What is Erythropoietic Protoporphyria?
Erythropoietic Protoporphyria (EPP) is a collection of genetic disease called porphyrias. EPP is a hereditary disease caused by an enzyme deficiency ferrochelatase. Protoporphyrin accumulates in the body especially in the red blood cells, in the liver and in the skin which becomes sensitive to light.
There is usually a shortage of an enzyme (a protein which helps convert one chemical substance into another), called ferrochelatase (FECH), that adds iron to protoporphyrin to make haem. As a result of the enzyme shortage, protoporphyrin levels build up in the blood. As blood passes through the skin, the protoporphyrin can absorb the energy from sunlight. This sets off a chemical reaction that can slightly damage surrounding tissues. The nerve endings in the skin interpret this as itching or burning pain, and if the blood vessels are affected, they can leak slightly, causing swelling. The light that the protoporphyrin absorb is different from that which causes normal sunburn. Sunburn is caused by the shorter wavelengths of ultraviolet light (UVB), but in EPP the skin is more sensitive to longer wavelengths (UVA) and visible light. Light of the wavelengths that cause the skin reaction in EPP, umlike reaction in EPP, unlike those that cause sunburn, can pass through window glass.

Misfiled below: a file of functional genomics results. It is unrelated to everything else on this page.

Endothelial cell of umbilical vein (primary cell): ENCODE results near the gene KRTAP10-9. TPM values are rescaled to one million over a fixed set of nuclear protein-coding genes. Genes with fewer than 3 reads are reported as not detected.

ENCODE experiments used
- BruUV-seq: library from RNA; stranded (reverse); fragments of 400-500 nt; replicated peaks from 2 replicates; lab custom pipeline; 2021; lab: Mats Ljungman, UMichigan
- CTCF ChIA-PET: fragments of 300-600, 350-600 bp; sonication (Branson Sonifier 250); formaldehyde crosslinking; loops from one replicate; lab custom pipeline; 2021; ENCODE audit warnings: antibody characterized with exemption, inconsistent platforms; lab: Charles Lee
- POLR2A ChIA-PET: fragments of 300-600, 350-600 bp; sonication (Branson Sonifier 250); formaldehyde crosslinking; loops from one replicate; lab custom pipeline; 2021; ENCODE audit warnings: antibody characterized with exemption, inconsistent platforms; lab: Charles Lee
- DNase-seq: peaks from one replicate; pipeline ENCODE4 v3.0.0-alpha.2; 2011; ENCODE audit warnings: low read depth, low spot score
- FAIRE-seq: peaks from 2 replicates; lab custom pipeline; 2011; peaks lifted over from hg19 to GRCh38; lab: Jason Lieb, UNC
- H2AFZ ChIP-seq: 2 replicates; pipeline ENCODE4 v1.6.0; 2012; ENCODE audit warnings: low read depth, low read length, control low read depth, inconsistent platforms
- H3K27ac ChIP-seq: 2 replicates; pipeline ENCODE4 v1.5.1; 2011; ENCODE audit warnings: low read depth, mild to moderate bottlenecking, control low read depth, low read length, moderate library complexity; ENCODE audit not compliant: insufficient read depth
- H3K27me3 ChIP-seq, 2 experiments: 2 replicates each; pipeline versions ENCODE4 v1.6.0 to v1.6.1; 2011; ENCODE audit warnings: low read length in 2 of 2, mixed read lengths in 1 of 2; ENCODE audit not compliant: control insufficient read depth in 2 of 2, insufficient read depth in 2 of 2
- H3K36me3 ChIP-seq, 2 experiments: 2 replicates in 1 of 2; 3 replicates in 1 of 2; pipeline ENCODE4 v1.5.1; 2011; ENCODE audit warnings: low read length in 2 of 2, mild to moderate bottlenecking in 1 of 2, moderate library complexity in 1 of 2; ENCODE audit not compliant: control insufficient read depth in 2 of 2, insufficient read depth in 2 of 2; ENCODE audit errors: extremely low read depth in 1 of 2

- The first symptom that usually arises is in childhood. At this stage the child will feel pain in the skin when it is exposed to sunlight. It often occurs in the hands, feet, face and ears.
- Usually people with this disease have a soft skin and when it is infected it will cause the skin to become red, swollen and blistered.
- There is a blend scars on the skin that can sometimes be seen on the nose, cheek, hand and thumb.
How is EPP diagnosed?
The diagnosis is usually suspected from the story that is story that is told to the doctor, and can be confirmed by a blood test. The blood test measures the amount of protoporphyrin in the blood. Some doctors will also ask for a stool sample to measure the level of protoporphyrin. No urine tests are relevant to this condition except to exclude other types of porphyria.